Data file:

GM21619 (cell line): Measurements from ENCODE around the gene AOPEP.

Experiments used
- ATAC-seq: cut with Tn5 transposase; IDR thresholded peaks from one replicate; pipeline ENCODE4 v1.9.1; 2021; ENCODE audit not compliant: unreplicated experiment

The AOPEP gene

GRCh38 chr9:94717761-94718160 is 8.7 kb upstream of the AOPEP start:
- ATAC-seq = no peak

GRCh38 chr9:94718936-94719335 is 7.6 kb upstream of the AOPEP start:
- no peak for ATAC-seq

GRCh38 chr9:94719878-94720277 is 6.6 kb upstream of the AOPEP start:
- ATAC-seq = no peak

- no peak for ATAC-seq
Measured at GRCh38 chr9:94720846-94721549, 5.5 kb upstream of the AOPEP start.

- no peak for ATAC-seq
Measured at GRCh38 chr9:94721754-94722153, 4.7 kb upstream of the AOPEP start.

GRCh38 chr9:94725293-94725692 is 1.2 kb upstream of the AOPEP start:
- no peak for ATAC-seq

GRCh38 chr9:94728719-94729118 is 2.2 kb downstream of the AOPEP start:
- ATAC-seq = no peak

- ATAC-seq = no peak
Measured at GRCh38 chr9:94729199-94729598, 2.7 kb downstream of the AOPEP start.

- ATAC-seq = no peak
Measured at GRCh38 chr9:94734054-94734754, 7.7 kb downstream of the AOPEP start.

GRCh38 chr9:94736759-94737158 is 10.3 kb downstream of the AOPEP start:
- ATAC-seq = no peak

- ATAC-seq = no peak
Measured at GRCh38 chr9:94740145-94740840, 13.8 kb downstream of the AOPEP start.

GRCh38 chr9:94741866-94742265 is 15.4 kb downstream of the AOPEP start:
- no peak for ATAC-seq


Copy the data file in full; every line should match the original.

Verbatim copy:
GM21619 (cell line): Measurements from ENCODE around the gene AOPEP.

Experiments used
- ATAC-seq: cut with Tn5 transposase; IDR thresholded peaks from one replicate; pipeline ENCODE4 v1.9.1; 2021; ENCODE audit not compliant: unreplicated experiment

The AOPEP gene

GRCh38 chr9:94717761-94718160 is 8.7 kb upstream of the AOPEP start:
- ATAC-seq = no peak

GRCh38 chr9:94718936-94719335 is 7.6 kb upstream of the AOPEP start:
- no peak for ATAC-seq

GRCh38 chr9:94719878-94720277 is 6.6 kb upstream of the AOPEP start:
- ATAC-seq = no peak

- no peak for ATAC-seq
Measured at GRCh38 chr9:94720846-94721549, 5.5 kb upstream of the AOPEP start.

- no peak for ATAC-seq
Measured at GRCh38 chr9:94721754-94722153, 4.7 kb upstream of the AOPEP start.

GRCh38 chr9:94725293-94725692 is 1.2 kb upstream of the AOPEP start:
- no peak for ATAC-seq

GRCh38 chr9:94728719-94729118 is 2.2 kb downstream of the AOPEP start:
- ATAC-seq = no peak

- ATAC-seq = no peak
Measured at GRCh38 chr9:94729199-94729598, 2.7 kb downstream of the AOPEP start.

- ATAC-seq = no peak
Measured at GRCh38 chr9:94734054-94734754, 7.7 kb downstream of the AOPEP start.

GRCh38 chr9:94736759-94737158 is 10.3 kb downstream of the AOPEP start:
- ATAC-seq = no peak

- ATAC-seq = no peak
Measured at GRCh38 chr9:94740145-94740840, 13.8 kb downstream of the AOPEP start.

GRCh38 chr9:94741866-94742265 is 15.4 kb downstream of the AOPEP start:
- no peak for ATAC-seq